A case pitting CNEWS against the French government at the European Court of Human Rights (ECHR). The ECLJ has been able to consult the "CNEWS v. France" case file, containing the Government's arguments against the TV channel. They are a revealing look at the state of freedom of expression on Islam and immigration in France—opinion column published in Valeurs Actuelles (September 14, 2022).
During the 2022 presidential campaign, the French government had to justify itself before the European Court of Human Rights (ECHR) for censoring Éric Zemmour on the program "C à vous" (France 5). Zemmour had, in fact, been condemned in 2017 for certain remarks hostile to immigration and Islam. This is the Zemmour vs. France case, which has yet to be judged by the ECHR. European judges will have to decide between Éric Zemmour, who is invoking his freedom of expression, and the French government, which is promoting censorship of "hate speech."
Meanwhile, a similar case is also before the ECHR. This time, it is CNEWS who is invoking its freedom of expression and attacking the Government before the European judges. The TV channel considers itself the victim of censorship due to a decision by the Conseil supérieur de l'audiovisuel (CSA) [the French Broadcasting Council] concerning a "Face à l'info" program in 2019. In this program, comments made by Éric Zemmour, then a journalist with CNEWS, were deemed by the CSA to incite hatred and violence against Muslims.
The government's arguments against CNEWS, recently submitted to the ECHR, deserve to be made public.
A debate on immigration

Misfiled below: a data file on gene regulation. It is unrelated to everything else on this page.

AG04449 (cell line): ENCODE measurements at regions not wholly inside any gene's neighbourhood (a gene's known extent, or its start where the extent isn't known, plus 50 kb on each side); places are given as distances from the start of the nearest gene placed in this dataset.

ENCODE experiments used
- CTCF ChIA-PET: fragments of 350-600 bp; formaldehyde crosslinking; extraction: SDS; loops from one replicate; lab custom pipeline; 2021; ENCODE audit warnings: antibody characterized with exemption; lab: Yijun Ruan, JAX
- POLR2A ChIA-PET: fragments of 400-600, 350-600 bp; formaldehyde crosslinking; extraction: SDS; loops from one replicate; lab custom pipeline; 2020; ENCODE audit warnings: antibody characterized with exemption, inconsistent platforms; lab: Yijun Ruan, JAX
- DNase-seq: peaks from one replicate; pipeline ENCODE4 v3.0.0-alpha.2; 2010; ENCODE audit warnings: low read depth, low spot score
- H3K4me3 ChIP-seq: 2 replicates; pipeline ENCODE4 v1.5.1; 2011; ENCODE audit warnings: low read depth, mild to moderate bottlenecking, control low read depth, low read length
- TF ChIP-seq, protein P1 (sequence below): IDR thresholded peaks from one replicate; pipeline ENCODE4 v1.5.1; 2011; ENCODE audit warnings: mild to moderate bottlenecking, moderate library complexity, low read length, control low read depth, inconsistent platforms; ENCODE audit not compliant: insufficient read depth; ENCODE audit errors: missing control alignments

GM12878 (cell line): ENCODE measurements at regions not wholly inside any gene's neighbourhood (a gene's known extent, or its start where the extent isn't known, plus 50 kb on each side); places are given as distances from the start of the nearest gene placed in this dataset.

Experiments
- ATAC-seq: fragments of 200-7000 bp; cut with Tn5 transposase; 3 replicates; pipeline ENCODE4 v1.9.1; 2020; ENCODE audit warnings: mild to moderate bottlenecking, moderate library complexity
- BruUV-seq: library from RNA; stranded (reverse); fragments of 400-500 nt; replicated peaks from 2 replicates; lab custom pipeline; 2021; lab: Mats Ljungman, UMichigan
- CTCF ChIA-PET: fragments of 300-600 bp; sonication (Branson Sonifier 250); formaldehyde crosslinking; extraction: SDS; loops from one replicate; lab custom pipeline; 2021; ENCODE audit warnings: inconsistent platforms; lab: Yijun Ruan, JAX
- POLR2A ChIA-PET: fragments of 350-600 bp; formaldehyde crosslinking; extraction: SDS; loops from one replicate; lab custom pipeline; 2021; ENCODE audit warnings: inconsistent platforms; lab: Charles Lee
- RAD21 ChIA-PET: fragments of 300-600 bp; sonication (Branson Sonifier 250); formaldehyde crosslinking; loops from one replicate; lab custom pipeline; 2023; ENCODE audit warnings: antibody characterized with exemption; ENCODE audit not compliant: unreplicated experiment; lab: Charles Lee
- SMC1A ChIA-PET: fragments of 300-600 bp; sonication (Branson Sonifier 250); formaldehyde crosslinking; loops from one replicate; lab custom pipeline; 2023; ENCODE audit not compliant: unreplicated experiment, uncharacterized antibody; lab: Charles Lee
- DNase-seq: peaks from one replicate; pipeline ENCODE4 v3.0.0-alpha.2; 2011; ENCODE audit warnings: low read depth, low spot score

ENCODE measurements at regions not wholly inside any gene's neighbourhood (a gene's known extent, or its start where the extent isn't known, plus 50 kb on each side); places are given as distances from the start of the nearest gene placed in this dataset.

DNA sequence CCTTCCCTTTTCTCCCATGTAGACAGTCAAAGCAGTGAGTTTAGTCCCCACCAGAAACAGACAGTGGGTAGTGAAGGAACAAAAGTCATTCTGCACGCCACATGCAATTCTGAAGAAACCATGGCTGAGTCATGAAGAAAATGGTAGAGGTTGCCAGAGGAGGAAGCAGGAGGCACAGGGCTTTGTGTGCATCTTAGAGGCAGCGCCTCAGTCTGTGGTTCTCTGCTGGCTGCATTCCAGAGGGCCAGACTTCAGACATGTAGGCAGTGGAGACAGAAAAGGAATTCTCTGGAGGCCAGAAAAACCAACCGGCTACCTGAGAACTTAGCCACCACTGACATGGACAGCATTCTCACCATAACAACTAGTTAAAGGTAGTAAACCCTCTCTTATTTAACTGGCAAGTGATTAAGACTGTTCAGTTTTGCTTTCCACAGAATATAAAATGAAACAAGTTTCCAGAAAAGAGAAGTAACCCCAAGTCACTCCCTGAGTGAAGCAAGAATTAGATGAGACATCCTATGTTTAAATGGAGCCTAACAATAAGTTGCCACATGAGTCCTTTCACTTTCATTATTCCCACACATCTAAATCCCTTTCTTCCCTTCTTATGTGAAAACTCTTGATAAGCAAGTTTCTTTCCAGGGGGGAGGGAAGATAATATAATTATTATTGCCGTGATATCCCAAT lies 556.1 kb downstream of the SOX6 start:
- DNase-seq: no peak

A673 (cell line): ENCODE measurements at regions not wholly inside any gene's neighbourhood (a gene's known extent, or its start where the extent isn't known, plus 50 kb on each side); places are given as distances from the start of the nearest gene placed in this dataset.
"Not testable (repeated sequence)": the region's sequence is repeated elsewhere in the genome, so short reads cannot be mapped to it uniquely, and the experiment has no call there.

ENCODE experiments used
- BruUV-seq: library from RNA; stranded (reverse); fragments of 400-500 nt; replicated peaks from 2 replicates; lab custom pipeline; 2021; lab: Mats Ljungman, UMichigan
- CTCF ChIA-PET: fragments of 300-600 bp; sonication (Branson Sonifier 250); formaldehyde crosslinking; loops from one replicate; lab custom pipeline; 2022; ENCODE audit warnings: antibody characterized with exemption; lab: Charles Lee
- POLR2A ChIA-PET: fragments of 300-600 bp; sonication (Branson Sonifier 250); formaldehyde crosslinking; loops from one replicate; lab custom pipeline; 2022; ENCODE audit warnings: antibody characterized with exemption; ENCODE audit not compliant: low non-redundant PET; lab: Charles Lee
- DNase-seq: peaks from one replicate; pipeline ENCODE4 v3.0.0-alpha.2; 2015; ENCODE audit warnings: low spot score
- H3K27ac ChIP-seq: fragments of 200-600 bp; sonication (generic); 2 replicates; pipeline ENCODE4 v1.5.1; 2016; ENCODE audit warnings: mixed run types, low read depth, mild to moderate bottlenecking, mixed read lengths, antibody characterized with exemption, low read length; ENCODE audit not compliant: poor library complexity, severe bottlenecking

Let's start by recalling the facts. A debate was held on CNEWS in October 2019 between François Pupponi, then a Socialist MP, and Éric Zemmour. Zemmour said: “Immigration, Islam, and Islamism, they're all the same subject,” while referring to the need to take "radical measures" against immigration. He went on to say: "When you come to France, and you're French, you have to change your point of view, and you have to see history in terms of France's interests (...). When General Bugeaud arrived in Algeria, he started massacring Muslims and even some Jews. Today, I'm on General Bugeaud's side[;] that's being French".
Éric Zemmour explained that he had assimilated by appropriating his country's history, including the events that dishonored France. He chose an example that concerned him directly, as he comes from a family of Algerian Jews. In a decision handed down in November 2019, however, the CSA ruled that this was hate speech and incitement to violence, which CNEWS should not have allowed to pass. The CSA criticized Christine Kelly, the host of "Face à l'info," for "a lack of on-air control" and put CNEWS on notice to ensure that, in the future, there would be "no incitement to hatred or violence for reasons of race, sex, morals, religion, or nationality." It is this CSA decision, validated by the Council of State in June 2021, that is being challenged by CNEWS before the ECHR.
The Government's arguments
In June 2022, the French government intervened in the case, sending its arguments to the ECHR in defense of the CSA's decision. According to the Government, CNEWS "has no grounds for denying its responsibility," particularly since "television has a particularly powerful impact on the formation of public opinion." It insists Christine Kelly should at least have provided a "nuance or contradiction" or "asked Mr. Zemmour to clarify his remarks." The Government invites the ECHR to consider that the comments made "were broadcast at a time likely to attract large audiences, by a media personality whose arrival on CNEWS boosted the channel's audience ratings in the "Face à l'info" time slot."